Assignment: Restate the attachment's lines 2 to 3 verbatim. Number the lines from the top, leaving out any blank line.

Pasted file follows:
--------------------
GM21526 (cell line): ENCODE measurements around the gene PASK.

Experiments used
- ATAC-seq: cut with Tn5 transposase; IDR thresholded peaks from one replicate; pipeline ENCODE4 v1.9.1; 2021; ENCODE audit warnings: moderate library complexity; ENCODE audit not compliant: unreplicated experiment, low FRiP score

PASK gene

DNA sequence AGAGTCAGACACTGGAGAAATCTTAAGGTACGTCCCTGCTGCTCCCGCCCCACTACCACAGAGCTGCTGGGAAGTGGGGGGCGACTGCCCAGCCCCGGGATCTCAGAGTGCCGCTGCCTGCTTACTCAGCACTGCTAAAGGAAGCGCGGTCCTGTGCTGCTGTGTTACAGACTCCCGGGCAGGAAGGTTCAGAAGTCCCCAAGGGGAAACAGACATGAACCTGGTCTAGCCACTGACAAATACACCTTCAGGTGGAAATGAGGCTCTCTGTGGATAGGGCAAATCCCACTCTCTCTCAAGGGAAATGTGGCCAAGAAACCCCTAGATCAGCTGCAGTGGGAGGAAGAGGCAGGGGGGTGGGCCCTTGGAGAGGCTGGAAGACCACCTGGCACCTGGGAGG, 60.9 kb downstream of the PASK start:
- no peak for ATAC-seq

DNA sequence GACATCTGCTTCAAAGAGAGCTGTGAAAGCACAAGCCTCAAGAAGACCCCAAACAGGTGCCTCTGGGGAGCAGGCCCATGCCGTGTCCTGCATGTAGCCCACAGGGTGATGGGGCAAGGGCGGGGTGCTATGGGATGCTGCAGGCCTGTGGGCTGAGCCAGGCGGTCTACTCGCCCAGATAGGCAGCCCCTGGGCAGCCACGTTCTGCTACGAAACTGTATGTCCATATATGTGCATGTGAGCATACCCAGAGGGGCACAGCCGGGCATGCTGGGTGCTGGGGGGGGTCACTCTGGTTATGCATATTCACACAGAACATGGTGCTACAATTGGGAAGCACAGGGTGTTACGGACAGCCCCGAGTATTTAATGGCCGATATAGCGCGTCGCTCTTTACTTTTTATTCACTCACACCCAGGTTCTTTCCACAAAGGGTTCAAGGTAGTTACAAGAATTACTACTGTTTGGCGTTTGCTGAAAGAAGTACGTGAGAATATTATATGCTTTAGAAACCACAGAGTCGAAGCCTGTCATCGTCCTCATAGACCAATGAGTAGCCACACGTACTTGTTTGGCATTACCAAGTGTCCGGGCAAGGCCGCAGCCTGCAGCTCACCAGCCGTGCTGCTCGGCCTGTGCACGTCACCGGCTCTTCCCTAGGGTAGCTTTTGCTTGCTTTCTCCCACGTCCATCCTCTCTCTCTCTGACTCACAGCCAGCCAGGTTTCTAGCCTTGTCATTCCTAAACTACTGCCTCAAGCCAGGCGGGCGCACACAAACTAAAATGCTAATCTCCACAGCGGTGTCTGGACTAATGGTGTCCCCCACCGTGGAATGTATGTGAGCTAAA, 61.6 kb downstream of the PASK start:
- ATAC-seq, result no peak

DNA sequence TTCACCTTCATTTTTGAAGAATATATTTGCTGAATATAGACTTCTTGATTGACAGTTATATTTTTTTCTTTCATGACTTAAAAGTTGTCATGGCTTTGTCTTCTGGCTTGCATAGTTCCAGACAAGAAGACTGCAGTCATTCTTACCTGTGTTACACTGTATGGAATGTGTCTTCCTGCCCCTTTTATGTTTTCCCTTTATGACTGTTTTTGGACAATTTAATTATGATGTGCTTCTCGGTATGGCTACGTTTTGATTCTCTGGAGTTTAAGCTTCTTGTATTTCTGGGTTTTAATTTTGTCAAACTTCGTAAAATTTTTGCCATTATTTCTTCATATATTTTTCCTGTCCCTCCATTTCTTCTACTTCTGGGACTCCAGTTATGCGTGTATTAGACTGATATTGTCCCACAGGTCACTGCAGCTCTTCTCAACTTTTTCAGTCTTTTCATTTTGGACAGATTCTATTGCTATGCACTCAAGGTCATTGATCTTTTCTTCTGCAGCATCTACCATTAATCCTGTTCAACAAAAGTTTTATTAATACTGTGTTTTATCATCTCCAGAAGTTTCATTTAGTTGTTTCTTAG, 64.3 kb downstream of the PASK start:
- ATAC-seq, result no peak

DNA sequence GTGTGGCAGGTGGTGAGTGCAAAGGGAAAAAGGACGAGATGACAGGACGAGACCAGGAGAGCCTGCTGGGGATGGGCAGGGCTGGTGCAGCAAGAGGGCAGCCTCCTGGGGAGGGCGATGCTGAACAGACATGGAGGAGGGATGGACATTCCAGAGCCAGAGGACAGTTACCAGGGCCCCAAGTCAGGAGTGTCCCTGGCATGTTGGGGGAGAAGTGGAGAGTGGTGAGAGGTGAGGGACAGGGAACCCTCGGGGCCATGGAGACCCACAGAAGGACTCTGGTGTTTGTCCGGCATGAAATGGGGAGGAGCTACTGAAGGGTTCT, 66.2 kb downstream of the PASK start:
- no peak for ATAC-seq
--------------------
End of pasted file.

Experiments used
- ATAC-seq: cut with Tn5 transposase; IDR thresholded peaks from one replicate; pipeline ENCODE4 v1.9.1; 2021; ENCODE audit warnings: moderate library complexity; ENCODE audit not compliant: unreplicated experiment, low FRiP score